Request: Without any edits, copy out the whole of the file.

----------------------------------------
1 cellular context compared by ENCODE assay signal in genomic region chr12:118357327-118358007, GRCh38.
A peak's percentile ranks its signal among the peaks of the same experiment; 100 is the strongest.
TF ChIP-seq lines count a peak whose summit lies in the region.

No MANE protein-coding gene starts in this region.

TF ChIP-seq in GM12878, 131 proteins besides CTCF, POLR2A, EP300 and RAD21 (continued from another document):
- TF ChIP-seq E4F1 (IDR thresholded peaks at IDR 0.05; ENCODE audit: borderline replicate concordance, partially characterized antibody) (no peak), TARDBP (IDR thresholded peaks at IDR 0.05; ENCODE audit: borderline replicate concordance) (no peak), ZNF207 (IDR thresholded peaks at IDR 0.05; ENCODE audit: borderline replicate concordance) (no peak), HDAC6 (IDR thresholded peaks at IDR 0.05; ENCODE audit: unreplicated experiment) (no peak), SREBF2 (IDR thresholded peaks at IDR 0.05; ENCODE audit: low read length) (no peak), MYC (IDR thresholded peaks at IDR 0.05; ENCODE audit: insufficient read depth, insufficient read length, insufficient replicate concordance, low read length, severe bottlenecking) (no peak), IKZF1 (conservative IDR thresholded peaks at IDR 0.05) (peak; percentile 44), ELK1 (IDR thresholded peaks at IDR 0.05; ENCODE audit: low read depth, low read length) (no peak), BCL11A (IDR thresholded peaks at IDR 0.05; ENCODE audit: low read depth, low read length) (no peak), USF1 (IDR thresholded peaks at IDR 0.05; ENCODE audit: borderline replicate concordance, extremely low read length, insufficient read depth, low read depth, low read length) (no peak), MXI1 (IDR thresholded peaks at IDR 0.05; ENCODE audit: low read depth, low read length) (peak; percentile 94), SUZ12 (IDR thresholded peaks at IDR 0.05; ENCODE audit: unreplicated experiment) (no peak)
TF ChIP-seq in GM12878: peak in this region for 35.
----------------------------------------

1 cellular context compared by ENCODE assay signal in genomic region chr12:118357327-118358007, GRCh38.
A peak's percentile ranks its signal among the peaks of the same experiment; 100 is the strongest.
TF ChIP-seq lines count a peak whose summit lies in the region.

No MANE protein-coding gene starts in this region.

TF ChIP-seq in GM12878, 131 proteins besides CTCF, POLR2A, EP300 and RAD21 (continued from another document):
- TF ChIP-seq E4F1 (IDR thresholded peaks at IDR 0.05; ENCODE audit: borderline replicate concordance, partially characterized antibody) (no peak), TARDBP (IDR thresholded peaks at IDR 0.05; ENCODE audit: borderline replicate concordance) (no peak), ZNF207 (IDR thresholded peaks at IDR 0.05; ENCODE audit: borderline replicate concordance) (no peak), HDAC6 (IDR thresholded peaks at IDR 0.05; ENCODE audit: unreplicated experiment) (no peak), SREBF2 (IDR thresholded peaks at IDR 0.05; ENCODE audit: low read length) (no peak), MYC (IDR thresholded peaks at IDR 0.05; ENCODE audit: insufficient read depth, insufficient read length, insufficient replicate concordance, low read length, severe bottlenecking) (no peak), IKZF1 (conservative IDR thresholded peaks at IDR 0.05) (peak; percentile 44), ELK1 (IDR thresholded peaks at IDR 0.05; ENCODE audit: low read depth, low read length) (no peak), BCL11A (IDR thresholded peaks at IDR 0.05; ENCODE audit: low read depth, low read length) (no peak), USF1 (IDR thresholded peaks at IDR 0.05; ENCODE audit: borderline replicate concordance, extremely low read length, insufficient read depth, low read depth, low read length) (no peak), MXI1 (IDR thresholded peaks at IDR 0.05; ENCODE audit: low read depth, low read length) (peak; percentile 94), SUZ12 (IDR thresholded peaks at IDR 0.05; ENCODE audit: unreplicated experiment) (no peak)
TF ChIP-seq in GM12878: peak in this region for 35.